Teacher Profile: Casey - Part 4: Living in London and Teaching


My first step in London was to meet with Rick and Carleen from Teachweb to discuss teaching possibilities and opportunities over the next month. By this time it was January 20th 2008, but fortunately I had already met Rick in 2007 and had also spoken to Carleen on the phone and by email. They did a good job in putting my name out to potential schools prior to me being in London, provided assistance with Curriculum Vitae, and spent about ninety minutes with me discussing thoughts and expectations on January 20th; therefore I was ready to go the next day. Throughout the month teachweb found me work every day, there seemed to be no shortage of opportunities. During the month I worked as a supply teacher at four schools – Harefield Academy, Rutlish (Wimbledon, all boys), Warwick (Surrey), and St. Joseph’s (Croydon, all boys). Some mornings and afternoons travel time got close to ninety minutes, but this provided valuable time to plan, think, and see the sights of inner London. Here is a list of my thoughts about teaching in London and maybe some useful tips to consider if you are thinking about teaching in London:

  • The school structure and system is different in London to what I was used to in Australia. Generally speaking the school day is set up differently, and the most noticeable difference that I recall was that students had more influence and say with what happens at school (more perceived power).
  • The students that I worked with were highly attuned to supply teachers, and consequently being a supply teacher had a real stigma attached to it. Due to this there were times when it was difficult to get students interested, involved, and learning.
  • It would be worthwhile to develop some background knowledge of the education system in London, and also doing some homework on the different regions of London (East, West, North, South). The schools that I taught in were highly multicultural, and often this observed students who had difficulty with the English language.
  • I am a trained Health and Physical Education teacher, but I taught a whole range of subjects. In PE students hold 99 percent of their interest in football (soccer), so teaching any alternative can be challenging.
  • Some days are good, other days not so good – just like any job. I was presented with the opportunity to teach longer term at two of the schools I worked at, and if I was staying longer I would have considered this. My recommendation is if possible, make a longer commitment to one or a couple of schools and work to develop a relationship with staff and students. Over time this will have benefits. Unfortunately due to my short time commitment I as unable to do this.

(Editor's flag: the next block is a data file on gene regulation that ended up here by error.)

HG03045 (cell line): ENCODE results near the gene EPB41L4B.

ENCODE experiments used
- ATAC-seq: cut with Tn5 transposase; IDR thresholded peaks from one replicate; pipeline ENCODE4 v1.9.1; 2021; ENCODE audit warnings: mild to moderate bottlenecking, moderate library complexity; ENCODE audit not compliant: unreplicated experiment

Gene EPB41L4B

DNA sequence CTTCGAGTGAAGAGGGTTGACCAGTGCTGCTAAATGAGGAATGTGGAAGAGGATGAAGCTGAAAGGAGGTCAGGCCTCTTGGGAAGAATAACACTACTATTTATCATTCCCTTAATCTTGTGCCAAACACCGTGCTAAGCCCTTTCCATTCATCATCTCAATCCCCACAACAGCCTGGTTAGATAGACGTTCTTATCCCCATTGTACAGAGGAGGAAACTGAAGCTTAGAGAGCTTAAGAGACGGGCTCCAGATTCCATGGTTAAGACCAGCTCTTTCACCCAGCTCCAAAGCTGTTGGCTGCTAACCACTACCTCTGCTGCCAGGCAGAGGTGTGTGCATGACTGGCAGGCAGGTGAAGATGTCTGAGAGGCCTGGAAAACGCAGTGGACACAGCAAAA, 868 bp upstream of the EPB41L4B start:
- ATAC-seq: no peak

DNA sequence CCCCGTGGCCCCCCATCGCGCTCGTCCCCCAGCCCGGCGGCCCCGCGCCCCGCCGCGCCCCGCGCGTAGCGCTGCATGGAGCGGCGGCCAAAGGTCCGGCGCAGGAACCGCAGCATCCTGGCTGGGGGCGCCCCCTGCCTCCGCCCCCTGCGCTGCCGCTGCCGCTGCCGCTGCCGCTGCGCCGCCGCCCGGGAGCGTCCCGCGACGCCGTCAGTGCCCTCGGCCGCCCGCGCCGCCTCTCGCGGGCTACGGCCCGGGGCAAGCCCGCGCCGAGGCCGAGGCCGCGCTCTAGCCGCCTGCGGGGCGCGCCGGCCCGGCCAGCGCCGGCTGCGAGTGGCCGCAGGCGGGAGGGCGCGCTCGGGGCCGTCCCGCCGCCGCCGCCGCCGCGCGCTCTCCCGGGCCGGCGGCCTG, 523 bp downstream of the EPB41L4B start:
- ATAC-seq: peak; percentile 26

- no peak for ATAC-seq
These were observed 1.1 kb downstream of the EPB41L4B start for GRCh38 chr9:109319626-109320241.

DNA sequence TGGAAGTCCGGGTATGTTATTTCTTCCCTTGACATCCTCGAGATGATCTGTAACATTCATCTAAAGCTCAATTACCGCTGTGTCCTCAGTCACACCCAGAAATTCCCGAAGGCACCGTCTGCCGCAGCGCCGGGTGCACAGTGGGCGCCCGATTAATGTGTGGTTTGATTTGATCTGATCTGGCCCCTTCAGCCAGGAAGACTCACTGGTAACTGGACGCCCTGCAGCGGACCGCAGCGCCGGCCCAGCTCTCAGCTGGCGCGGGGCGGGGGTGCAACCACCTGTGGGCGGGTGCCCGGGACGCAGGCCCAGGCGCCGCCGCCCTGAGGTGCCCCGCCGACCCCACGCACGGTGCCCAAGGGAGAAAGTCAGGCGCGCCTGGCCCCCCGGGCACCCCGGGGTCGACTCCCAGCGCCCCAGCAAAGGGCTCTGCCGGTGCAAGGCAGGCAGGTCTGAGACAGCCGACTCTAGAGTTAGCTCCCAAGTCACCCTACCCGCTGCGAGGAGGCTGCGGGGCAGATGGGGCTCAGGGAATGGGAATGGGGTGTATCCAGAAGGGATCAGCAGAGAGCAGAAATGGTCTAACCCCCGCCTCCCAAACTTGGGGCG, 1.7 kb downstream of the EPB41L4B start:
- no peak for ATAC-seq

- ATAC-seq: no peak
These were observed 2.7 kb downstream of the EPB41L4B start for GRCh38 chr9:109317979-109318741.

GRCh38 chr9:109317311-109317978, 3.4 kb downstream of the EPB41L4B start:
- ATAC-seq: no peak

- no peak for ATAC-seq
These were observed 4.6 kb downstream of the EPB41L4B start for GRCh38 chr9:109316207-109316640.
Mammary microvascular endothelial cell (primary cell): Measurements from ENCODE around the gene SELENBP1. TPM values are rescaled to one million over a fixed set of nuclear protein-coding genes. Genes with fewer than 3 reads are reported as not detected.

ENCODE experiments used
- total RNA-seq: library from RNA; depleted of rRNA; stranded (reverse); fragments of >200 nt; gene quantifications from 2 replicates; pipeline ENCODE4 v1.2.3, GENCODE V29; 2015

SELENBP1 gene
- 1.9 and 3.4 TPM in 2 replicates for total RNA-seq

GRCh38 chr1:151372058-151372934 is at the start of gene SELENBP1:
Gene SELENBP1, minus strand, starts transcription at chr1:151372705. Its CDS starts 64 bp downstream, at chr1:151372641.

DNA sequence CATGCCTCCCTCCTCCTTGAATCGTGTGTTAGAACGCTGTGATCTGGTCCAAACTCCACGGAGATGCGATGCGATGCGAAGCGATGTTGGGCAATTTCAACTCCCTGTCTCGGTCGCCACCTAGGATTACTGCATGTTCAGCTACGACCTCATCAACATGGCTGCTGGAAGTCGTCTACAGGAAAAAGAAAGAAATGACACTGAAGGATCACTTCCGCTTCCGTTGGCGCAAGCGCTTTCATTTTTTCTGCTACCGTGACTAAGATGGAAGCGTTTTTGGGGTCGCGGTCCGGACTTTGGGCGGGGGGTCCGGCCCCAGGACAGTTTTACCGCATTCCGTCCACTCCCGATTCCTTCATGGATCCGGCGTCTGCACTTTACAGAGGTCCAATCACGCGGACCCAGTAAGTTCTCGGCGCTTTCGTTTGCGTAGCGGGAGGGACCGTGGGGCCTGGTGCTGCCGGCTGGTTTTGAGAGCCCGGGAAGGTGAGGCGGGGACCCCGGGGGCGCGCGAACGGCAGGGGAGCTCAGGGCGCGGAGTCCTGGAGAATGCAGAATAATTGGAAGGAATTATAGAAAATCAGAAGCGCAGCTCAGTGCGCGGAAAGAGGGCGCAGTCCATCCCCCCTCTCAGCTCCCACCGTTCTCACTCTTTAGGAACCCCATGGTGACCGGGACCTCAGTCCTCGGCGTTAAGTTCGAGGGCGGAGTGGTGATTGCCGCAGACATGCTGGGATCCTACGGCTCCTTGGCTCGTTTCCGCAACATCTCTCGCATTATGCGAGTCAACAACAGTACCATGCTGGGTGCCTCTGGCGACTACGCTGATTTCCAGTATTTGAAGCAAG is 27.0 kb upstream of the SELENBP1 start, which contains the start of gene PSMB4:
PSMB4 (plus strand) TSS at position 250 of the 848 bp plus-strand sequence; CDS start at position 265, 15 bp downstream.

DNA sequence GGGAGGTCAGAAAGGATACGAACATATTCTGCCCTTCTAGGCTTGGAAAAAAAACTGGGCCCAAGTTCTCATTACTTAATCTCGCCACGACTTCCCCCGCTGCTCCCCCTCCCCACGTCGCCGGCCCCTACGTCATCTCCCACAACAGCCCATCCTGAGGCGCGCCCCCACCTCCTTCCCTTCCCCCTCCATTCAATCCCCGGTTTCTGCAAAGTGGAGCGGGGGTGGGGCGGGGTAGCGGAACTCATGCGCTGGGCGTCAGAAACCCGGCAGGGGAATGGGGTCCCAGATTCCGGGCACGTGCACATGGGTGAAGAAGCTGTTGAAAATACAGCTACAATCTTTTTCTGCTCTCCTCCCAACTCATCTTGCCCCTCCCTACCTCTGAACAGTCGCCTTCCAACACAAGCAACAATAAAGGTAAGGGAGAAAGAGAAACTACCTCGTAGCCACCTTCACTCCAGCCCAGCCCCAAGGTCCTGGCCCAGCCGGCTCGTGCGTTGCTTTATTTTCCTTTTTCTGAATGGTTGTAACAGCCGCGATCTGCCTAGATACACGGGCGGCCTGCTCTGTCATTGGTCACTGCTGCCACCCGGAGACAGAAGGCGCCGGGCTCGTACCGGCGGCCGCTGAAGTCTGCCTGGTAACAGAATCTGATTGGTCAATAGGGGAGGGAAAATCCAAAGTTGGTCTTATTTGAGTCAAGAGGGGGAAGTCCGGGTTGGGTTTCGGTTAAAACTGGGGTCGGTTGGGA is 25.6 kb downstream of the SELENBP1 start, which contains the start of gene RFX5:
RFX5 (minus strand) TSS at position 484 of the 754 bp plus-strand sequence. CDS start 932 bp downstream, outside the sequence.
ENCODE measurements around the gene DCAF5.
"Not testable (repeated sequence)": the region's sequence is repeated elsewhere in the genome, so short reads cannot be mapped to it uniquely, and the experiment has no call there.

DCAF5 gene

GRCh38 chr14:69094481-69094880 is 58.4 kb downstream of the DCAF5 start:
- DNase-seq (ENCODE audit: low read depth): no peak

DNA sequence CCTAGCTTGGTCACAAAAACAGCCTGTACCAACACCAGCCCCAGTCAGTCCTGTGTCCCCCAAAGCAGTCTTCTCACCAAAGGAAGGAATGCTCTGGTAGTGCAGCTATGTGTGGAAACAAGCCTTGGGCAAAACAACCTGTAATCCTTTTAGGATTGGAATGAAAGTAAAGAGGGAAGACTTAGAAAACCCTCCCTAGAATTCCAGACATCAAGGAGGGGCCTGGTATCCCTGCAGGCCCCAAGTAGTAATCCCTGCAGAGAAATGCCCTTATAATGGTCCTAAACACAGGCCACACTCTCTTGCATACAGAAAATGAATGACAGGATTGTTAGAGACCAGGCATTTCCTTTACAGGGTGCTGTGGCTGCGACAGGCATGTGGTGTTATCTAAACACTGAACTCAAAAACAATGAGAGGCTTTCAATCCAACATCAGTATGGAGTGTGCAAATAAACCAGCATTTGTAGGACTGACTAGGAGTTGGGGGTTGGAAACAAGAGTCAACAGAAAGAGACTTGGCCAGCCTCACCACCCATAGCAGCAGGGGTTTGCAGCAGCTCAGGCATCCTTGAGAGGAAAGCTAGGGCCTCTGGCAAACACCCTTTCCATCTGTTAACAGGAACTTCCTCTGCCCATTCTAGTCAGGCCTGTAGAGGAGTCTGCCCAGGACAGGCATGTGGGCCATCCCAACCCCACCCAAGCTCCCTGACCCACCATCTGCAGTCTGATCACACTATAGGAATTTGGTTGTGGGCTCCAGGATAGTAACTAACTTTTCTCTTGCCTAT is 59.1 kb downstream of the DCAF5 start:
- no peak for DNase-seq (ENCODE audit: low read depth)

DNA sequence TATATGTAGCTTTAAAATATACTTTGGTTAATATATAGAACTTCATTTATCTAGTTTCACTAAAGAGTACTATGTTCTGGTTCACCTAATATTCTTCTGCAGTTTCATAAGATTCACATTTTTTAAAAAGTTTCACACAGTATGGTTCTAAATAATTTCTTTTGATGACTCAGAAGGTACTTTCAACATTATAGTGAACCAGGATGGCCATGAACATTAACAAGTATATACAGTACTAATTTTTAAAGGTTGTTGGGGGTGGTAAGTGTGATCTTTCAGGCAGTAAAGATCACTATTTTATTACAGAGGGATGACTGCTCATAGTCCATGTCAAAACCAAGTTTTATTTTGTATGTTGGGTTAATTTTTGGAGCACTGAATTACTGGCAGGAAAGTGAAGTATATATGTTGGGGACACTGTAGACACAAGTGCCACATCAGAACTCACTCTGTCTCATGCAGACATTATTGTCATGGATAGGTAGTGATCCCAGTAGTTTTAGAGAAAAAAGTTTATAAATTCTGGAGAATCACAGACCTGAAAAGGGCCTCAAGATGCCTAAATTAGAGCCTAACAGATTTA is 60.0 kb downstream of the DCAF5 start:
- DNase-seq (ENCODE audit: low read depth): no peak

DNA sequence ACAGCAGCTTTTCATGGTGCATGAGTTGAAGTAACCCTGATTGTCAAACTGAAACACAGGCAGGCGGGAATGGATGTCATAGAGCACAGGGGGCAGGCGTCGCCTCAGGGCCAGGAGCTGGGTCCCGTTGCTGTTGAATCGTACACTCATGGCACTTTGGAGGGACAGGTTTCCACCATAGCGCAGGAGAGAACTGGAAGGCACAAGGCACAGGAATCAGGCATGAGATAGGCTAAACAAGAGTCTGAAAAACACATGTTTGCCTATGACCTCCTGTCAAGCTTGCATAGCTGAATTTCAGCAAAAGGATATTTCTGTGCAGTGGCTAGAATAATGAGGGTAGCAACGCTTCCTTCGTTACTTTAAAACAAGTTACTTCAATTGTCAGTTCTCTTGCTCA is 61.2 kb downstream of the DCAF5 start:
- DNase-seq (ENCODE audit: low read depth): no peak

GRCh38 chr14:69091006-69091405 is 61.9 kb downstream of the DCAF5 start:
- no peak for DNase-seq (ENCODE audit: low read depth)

casey card

Throughout the month I met many fellow Australian teachers and New Zealand teachers, each with different stories to tell. The reality is that there is ample opportunity to teach and make a difference in London, persevere and give it time and I believe you will find yourself satisfying work. Throughout the whole process I found staff at Teachweb to be supportive, interested in my feedback, efficient at dealing with any issues, and encouraging with advice and opportunities outside of teaching. They provided assistance with banking arrangements, information about schools and regions, and social functions.
If short term teaching is what you are considering, then in terms of living arrangements something relatively central is my suggestion. This allows flexibility in where you may be able to teach, and usually the road to get there is not too analytical. Emily and I rented a room in Elephant and Castle for 120 pounds per week, and this was sufficient for the month that we were present. My recommendation would be to try and have something close to being organised before you arrive in London, but there are lots of options and lots of Australians in the area (apparently over 400 000 in London). Overall I gained worthwhile experience through teaching in another country, and I feel that I have benefited from it as a professional and personally. Travel tip – try and attend a game of Premier league Football and also the theatre if you get the chance.



Teacher profile: Casey - Part 1: The Adventure Begins

Teacher profile: Casey - Part 2: Edinburgh and Scotland

Teacher profile: Casey - Part 3: Italy

Teacher profile: Casey - Part 4: Living in London and Teaching

Teacher profile: Casey - Part 5: More Travel




Photos of Casey travelling through Europe

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